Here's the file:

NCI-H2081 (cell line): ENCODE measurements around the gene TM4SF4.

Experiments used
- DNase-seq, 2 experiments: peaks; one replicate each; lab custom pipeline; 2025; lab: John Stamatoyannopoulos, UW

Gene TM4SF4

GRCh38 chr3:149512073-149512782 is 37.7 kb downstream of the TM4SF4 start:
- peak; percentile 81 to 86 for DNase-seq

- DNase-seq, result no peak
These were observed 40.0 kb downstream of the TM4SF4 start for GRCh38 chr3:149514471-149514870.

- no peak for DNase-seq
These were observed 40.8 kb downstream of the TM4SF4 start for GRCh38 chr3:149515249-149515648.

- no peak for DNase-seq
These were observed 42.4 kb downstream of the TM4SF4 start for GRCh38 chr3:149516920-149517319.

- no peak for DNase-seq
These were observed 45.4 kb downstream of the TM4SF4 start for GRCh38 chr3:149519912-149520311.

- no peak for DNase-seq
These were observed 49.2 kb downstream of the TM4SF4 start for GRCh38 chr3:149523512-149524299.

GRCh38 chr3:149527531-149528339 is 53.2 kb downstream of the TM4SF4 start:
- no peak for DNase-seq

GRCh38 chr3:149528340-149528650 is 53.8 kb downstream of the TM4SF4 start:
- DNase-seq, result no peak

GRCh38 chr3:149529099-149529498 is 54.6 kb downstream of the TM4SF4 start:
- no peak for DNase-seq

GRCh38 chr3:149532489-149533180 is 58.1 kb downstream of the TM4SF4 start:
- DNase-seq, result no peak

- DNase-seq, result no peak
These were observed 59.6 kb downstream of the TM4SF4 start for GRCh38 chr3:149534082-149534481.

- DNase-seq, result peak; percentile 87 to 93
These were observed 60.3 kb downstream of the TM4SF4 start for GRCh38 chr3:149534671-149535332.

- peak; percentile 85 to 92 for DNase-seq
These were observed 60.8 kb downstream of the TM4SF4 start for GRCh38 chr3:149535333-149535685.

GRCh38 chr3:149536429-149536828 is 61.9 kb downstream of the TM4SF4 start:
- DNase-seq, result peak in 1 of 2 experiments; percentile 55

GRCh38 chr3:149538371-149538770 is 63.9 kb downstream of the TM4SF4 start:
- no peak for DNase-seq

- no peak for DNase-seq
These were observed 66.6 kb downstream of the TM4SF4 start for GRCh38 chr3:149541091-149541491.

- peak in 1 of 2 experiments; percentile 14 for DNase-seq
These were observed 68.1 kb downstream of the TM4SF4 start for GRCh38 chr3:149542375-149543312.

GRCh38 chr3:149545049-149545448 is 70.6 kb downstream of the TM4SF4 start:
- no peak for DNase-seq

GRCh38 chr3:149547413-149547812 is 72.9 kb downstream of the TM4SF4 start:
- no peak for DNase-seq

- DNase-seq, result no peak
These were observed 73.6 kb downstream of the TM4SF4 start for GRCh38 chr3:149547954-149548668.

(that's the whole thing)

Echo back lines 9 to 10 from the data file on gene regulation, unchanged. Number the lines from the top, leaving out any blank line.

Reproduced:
- no peak for DNase-seq
These were observed 40.8 kb downstream of the TM4SF4 start for GRCh38 chr3:149515249-149515648.